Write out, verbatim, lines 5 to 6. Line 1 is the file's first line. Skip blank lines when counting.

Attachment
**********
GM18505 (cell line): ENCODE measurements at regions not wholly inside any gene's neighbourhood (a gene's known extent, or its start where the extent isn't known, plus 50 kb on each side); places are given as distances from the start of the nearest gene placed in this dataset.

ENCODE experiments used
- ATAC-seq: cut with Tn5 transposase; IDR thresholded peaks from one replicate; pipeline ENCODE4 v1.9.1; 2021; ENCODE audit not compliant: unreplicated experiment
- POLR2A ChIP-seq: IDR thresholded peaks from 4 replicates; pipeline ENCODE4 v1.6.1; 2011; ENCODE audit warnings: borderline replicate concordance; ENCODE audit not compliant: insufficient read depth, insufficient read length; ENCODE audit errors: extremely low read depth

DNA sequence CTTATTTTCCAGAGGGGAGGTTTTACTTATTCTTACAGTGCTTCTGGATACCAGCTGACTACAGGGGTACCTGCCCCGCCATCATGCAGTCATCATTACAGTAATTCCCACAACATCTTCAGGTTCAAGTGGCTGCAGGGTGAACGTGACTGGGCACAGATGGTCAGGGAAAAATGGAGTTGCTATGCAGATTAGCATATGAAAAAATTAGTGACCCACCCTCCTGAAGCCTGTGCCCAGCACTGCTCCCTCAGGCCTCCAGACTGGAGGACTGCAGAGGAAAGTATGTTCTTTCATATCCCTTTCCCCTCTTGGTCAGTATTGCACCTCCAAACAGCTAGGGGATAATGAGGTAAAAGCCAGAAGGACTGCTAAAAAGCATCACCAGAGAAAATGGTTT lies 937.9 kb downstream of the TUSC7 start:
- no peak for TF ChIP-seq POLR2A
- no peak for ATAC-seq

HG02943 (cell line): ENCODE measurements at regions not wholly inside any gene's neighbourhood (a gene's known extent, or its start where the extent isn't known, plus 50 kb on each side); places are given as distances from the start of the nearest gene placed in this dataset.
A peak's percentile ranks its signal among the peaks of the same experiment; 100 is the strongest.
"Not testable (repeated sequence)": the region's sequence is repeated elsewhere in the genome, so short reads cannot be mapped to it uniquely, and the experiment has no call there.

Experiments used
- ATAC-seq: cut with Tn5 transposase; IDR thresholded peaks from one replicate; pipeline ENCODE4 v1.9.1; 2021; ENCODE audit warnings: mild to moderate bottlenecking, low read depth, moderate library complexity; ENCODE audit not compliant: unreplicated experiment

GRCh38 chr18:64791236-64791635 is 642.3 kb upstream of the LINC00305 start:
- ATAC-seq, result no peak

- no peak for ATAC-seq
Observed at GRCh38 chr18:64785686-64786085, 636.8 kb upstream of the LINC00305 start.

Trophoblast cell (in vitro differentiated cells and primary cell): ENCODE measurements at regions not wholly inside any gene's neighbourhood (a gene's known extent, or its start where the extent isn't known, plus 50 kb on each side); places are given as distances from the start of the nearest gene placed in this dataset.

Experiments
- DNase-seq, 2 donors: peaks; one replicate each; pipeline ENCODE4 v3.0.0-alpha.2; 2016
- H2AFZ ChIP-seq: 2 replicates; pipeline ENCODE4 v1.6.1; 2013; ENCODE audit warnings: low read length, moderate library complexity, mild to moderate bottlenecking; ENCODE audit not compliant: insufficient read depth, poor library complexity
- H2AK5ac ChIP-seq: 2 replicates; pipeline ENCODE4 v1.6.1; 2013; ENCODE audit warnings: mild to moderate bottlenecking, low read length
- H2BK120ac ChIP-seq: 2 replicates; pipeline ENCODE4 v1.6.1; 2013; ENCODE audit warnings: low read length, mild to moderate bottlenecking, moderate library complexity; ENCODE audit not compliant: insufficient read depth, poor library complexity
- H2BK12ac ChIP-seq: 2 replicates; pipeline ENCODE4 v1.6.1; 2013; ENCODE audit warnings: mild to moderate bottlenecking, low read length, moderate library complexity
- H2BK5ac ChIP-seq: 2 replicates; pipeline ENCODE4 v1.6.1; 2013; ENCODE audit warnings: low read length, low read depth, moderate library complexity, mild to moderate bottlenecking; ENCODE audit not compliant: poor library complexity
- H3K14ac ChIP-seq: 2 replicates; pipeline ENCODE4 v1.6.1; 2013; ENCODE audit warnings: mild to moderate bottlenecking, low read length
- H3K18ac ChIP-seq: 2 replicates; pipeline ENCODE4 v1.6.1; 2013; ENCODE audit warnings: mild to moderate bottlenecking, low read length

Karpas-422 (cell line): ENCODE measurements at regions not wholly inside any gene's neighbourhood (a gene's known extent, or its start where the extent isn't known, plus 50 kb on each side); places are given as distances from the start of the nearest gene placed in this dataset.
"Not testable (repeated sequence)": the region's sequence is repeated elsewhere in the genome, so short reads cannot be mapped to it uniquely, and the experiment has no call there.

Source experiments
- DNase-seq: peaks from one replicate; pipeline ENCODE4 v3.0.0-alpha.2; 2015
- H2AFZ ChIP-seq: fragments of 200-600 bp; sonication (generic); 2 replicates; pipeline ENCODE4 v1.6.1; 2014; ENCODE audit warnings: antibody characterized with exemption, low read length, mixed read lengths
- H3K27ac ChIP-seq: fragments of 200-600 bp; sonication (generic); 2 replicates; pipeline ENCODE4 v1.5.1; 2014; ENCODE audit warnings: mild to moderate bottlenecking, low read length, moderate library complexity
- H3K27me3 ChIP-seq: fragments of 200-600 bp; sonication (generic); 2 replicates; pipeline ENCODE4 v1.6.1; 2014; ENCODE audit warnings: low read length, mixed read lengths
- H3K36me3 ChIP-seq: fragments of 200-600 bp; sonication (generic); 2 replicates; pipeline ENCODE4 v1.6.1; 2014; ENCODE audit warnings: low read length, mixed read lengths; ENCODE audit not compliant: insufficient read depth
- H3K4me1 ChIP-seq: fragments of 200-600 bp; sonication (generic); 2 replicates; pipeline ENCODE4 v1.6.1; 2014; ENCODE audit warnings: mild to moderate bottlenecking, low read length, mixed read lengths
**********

DNA sequence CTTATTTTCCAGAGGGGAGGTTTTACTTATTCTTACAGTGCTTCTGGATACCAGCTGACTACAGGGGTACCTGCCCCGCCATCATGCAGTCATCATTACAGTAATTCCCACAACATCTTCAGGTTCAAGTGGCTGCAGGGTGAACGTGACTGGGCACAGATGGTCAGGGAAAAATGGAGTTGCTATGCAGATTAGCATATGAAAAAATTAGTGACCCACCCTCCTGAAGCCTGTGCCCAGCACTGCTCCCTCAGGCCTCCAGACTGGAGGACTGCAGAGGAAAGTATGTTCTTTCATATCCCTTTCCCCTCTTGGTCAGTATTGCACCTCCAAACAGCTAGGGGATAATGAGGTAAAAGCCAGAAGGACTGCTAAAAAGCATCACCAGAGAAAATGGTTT lies 937.9 kb downstream of the TUSC7 start:
- no peak for TF ChIP-seq POLR2A